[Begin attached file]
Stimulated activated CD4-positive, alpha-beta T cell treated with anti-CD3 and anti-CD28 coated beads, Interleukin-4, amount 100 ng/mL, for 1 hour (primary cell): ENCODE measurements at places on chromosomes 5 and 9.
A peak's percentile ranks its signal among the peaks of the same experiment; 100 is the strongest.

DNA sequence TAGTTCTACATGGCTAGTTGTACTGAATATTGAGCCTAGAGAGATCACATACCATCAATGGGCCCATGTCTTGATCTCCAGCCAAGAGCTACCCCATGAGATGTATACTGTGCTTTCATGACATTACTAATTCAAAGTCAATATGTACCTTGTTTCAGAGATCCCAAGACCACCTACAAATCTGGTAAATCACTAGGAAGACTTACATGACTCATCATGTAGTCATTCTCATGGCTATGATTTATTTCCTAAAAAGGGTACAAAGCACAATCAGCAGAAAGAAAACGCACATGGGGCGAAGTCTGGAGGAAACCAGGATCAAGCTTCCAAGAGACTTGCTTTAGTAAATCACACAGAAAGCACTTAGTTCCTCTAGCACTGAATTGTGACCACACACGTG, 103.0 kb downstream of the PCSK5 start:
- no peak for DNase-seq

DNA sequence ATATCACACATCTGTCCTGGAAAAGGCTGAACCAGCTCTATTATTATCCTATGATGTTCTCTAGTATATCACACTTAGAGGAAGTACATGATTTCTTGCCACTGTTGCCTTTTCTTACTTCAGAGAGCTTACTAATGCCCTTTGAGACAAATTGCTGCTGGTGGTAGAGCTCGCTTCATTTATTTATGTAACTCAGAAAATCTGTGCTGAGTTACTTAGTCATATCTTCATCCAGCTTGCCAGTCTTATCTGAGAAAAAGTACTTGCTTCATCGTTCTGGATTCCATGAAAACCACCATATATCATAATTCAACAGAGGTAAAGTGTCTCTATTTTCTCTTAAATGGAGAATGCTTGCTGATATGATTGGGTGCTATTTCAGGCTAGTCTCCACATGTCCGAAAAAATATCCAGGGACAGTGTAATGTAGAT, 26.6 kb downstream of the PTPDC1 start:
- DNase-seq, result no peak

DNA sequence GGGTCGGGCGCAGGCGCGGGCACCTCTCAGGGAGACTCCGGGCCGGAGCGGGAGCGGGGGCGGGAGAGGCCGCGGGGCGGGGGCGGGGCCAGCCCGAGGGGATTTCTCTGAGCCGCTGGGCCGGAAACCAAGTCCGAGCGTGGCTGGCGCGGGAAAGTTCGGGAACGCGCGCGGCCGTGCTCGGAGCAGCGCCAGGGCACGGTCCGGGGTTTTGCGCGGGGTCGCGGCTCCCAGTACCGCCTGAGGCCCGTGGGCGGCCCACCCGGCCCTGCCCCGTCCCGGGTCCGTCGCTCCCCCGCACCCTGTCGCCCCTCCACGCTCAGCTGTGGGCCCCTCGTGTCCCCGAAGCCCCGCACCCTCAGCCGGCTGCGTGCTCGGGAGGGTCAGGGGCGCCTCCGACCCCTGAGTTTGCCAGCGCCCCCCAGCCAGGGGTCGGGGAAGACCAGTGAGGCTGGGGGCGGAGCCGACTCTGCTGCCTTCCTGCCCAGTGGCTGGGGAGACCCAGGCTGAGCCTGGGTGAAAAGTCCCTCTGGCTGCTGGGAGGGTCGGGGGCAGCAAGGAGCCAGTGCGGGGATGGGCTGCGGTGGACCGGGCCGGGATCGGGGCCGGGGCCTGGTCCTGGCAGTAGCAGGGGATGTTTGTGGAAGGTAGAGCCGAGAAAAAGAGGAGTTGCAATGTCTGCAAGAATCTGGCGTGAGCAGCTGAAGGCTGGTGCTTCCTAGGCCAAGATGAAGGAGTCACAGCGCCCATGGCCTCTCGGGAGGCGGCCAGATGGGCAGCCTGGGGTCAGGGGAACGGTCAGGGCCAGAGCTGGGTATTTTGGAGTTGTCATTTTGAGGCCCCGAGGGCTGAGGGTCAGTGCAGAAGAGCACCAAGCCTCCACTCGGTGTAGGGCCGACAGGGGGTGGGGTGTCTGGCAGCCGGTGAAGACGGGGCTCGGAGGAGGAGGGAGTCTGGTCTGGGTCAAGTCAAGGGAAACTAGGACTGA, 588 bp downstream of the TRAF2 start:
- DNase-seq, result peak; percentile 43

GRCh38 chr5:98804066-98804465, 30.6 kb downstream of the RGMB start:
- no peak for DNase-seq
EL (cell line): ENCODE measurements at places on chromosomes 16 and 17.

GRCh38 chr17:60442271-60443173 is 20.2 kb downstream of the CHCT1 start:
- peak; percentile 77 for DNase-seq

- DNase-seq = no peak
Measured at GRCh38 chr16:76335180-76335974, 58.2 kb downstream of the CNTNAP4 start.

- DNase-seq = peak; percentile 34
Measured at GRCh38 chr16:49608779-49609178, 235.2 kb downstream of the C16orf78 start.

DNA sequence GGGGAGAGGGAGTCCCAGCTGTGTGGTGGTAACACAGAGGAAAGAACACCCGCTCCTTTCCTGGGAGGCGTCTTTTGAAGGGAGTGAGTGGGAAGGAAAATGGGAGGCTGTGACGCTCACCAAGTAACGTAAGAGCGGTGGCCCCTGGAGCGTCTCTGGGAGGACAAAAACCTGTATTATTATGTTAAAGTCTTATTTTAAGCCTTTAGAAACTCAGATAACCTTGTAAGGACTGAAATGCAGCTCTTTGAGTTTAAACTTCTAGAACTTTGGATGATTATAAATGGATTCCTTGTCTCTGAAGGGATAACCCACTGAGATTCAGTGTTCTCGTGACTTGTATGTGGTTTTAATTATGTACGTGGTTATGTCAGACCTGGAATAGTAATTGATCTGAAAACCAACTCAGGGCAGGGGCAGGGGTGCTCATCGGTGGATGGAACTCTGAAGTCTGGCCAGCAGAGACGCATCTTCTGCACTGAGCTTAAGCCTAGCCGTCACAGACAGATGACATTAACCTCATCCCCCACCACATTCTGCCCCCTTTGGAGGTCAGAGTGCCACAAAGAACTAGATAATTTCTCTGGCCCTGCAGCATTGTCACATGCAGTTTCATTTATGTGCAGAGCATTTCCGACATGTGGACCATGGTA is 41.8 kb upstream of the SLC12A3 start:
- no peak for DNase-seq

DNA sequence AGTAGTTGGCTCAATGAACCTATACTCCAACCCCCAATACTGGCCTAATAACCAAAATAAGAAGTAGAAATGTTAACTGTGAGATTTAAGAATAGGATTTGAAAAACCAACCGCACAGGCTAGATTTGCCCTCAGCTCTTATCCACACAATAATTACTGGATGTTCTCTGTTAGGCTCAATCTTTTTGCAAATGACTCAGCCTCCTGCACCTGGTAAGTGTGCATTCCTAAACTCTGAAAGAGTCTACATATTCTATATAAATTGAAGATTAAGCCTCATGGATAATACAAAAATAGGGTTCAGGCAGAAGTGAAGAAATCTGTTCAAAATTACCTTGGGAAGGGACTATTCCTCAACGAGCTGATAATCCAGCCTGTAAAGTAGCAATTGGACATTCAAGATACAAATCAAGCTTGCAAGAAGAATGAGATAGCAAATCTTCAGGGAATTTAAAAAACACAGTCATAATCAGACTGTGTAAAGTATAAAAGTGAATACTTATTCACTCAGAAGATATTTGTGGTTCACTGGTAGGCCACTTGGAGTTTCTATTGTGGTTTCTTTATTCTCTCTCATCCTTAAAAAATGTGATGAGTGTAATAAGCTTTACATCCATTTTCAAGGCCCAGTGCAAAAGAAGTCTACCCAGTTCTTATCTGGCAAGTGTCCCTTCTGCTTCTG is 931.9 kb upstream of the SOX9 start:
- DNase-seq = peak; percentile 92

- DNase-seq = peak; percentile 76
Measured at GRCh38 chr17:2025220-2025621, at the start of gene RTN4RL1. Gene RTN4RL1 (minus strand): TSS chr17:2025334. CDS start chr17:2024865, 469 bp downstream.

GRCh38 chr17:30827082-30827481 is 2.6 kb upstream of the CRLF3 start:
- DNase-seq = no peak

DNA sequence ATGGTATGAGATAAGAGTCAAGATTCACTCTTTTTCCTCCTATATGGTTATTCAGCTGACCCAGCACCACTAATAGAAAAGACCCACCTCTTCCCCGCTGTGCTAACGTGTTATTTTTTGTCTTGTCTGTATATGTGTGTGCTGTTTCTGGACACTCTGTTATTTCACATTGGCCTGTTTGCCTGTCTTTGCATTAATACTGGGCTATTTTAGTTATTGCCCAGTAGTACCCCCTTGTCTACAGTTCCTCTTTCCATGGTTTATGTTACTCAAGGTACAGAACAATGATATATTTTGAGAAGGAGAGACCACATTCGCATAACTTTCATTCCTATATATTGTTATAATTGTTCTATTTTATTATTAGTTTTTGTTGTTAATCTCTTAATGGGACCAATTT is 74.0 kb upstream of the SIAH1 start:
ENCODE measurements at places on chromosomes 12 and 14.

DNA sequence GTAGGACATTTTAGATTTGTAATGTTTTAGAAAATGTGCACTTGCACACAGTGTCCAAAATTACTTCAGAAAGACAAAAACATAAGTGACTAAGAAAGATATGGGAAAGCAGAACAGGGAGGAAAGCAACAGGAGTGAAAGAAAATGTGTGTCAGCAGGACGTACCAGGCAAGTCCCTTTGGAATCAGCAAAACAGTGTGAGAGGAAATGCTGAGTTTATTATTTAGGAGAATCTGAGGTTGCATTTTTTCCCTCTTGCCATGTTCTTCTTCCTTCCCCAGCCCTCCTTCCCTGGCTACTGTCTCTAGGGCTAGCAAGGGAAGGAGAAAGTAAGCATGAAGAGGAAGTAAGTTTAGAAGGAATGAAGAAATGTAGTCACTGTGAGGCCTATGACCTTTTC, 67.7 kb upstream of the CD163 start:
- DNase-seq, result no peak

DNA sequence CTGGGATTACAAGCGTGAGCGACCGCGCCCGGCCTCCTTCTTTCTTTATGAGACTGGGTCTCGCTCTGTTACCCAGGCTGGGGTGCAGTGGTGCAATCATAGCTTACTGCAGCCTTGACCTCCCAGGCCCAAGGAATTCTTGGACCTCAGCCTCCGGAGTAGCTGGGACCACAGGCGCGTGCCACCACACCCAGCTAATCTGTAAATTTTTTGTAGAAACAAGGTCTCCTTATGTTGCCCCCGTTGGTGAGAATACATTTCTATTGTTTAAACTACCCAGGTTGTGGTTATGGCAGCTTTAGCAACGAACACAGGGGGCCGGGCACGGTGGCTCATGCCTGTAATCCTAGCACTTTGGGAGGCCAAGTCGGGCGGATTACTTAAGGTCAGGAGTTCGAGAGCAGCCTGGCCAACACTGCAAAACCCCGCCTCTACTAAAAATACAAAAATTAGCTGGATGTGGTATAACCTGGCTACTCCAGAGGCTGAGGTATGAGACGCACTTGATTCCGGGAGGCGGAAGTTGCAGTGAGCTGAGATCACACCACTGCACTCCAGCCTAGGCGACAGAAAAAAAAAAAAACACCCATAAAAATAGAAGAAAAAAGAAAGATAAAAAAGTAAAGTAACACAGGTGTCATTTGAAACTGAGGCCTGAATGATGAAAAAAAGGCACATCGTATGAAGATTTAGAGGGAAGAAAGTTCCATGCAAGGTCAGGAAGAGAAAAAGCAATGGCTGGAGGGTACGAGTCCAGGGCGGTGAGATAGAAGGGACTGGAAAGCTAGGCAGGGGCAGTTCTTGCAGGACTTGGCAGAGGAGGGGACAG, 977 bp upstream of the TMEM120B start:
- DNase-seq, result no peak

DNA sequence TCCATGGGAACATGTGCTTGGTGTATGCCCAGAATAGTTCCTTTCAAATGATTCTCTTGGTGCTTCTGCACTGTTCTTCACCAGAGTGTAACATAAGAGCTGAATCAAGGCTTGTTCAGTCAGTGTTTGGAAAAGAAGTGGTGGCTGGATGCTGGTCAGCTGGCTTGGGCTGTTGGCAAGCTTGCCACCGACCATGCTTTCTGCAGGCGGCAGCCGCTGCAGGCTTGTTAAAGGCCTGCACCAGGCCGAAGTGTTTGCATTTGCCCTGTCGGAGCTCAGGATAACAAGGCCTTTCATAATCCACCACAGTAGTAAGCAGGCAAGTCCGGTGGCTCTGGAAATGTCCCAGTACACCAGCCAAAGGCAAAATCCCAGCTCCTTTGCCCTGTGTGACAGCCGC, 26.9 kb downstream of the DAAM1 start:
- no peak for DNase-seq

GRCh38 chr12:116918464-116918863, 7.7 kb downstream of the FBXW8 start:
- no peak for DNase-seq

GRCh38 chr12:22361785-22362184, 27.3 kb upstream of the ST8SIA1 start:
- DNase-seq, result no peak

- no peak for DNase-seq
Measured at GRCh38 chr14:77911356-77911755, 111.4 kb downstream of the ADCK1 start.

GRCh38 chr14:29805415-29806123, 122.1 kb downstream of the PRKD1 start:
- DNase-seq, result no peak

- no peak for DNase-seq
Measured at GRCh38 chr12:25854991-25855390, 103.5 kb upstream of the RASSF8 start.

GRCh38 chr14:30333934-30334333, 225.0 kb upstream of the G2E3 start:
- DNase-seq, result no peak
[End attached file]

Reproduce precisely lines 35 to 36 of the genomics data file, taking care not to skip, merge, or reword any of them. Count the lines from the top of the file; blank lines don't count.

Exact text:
- no peak for DNase-seq

GRCh38 chr12:22361785-22362184, 27.3 kb upstream of the ST8SIA1 start: